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Course Introduction

• 5min

0 / 2 lessons complete

Getting Started with Windows PowerShell

• 56min

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Getting Help and Finding Commands

• 39min

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PowerShell Command Syntax

• 33min

0 / 5 lessons complete

PowerShell Objects and Properties

• 35min

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The PowerShell Pipeline

• 24min

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PowerShell Providers

• 30min

0 / 5 lessons complete

PowerShell Arrays and Variables

• 28min

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PowerShell Loops

• 19min

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PowerShell Conditional Statements

• 11min

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On Premises Lab Setup

• 36min

0 / 8 lessons complete

Basic Domain Administration with Windows PowerShell

• 2hr 27min

0 / 10 lessons complete

Send Emails with PowerShell

• 22min

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PowerShell Desired State Configuration (DSC) Basics

• 1hr 48min

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PowerShell Modules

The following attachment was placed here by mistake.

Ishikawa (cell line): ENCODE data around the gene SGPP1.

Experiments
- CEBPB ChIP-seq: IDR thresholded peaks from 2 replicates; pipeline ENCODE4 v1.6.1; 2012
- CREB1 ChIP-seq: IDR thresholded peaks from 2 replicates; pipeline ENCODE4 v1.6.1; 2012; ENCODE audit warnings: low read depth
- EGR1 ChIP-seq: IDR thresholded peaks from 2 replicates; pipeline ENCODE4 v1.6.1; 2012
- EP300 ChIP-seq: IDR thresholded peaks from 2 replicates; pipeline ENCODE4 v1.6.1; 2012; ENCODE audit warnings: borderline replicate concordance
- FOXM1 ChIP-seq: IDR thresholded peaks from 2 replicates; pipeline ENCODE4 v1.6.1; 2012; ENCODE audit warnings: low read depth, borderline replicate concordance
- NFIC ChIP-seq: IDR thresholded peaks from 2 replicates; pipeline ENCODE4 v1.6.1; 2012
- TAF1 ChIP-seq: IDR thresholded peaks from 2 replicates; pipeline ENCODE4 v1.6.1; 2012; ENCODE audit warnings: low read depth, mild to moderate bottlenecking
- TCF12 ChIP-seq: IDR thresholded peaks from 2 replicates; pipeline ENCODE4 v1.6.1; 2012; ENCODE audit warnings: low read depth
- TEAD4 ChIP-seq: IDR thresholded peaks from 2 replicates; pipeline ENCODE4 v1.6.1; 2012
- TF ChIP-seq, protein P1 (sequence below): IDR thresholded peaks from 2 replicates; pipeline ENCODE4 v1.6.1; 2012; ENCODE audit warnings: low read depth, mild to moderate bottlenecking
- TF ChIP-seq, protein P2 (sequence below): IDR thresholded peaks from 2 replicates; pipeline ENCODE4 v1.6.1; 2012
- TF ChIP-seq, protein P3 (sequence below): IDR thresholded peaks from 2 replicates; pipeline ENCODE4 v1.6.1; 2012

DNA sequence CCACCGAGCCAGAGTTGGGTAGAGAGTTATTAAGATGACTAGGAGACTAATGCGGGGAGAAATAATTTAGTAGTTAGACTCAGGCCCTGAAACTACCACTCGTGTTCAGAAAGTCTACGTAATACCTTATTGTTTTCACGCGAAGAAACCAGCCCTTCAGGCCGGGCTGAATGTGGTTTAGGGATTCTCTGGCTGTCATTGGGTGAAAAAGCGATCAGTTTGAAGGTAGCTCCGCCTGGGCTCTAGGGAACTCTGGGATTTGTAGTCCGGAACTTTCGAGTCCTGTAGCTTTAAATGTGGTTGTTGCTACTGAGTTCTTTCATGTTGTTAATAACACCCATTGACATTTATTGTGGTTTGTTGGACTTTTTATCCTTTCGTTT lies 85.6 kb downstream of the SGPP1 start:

• 58min

0 / 7 lessons complete

Powershell Challenges

• 1hr 55min

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Section Overview
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Video | 5 min

The Trusted Hosts List Challenge
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Text | 5 min

The Trusted Hosts List Answer
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Video | 5 min

Starting a Remote Session Challenge
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Text | 5 min

Starting a Remote Session Answer
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Video | 5 min

Rename a Computer Challenge
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Text | 5 min

Rename a Computer Answer
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Video | 5 min

Change a Password on a Remote Computer Challenge
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Text | 5 min

Change a Password on a Remote Computer Answer
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Video | 5 min

How to Copy Files To-From a Remote Machine Challenge
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Text | 5 min

How to Copy Files To-From a Remote Machine using VSC Answer
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Video | 5 min

How to Export Logs to a CSV File Challenge
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Text | 5 min

How to Export Logs to a CSV File Answer
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Video | 5 min

How to Create Multiple Folders on the Host Machine using Powershell
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Text | 5 min

How to Create Multiple Folders on the Host Machine using Powershell Answer
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Video | 5 min

Who Rebooted the Server ID1074 Challenge
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Text | 5 min

Who Rebooted the Server